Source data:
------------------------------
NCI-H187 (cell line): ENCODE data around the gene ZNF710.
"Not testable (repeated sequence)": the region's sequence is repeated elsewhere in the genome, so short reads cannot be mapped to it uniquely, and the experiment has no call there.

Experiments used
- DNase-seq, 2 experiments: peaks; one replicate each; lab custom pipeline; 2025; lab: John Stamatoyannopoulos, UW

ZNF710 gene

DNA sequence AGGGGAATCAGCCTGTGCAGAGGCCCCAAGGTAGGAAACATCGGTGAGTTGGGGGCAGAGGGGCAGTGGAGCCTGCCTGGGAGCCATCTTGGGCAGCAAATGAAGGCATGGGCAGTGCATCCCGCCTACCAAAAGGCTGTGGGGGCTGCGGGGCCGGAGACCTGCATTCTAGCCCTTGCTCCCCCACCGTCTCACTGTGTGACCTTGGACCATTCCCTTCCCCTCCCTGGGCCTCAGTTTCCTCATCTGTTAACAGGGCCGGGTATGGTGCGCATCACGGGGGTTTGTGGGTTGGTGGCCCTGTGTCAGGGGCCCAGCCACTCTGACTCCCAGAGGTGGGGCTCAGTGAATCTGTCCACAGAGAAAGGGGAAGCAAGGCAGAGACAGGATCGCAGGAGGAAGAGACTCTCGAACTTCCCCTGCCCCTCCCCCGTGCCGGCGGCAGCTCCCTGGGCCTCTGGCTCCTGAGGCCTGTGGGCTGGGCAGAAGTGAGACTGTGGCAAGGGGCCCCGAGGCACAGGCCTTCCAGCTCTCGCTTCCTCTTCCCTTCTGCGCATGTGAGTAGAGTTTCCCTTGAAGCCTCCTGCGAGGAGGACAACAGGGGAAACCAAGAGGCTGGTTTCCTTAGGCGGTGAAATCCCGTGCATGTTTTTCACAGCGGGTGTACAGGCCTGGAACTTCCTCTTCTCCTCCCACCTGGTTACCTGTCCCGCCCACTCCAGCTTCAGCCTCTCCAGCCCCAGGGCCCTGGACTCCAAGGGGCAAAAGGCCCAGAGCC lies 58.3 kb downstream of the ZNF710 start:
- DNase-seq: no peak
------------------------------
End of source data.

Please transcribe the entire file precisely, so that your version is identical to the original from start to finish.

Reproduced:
NCI-H187 (cell line): ENCODE data around the gene ZNF710.
"Not testable (repeated sequence)": the region's sequence is repeated elsewhere in the genome, so short reads cannot be mapped to it uniquely, and the experiment has no call there.

Experiments used
- DNase-seq, 2 experiments: peaks; one replicate each; lab custom pipeline; 2025; lab: John Stamatoyannopoulos, UW

ZNF710 gene

DNA sequence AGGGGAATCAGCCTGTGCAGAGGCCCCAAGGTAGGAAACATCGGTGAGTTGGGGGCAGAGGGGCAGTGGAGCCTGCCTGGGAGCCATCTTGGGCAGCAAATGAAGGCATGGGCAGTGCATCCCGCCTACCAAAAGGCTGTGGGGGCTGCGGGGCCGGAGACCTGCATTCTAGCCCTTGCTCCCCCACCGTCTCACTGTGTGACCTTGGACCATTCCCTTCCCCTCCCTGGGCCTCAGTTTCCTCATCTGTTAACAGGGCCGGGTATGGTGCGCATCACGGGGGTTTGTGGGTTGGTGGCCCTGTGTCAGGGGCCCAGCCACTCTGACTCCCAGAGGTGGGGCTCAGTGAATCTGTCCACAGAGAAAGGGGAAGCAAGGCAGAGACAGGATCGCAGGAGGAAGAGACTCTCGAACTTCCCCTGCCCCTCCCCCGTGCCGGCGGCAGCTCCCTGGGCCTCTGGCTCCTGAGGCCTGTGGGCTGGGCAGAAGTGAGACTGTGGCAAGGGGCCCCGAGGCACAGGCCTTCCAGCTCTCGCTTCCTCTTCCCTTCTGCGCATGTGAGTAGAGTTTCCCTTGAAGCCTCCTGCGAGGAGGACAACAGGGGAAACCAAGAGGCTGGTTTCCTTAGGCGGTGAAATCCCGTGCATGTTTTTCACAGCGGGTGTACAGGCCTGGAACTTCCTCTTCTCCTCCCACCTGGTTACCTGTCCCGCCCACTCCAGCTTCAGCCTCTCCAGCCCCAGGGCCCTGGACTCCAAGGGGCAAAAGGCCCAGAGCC lies 58.3 kb downstream of the ZNF710 start:
- DNase-seq: no peak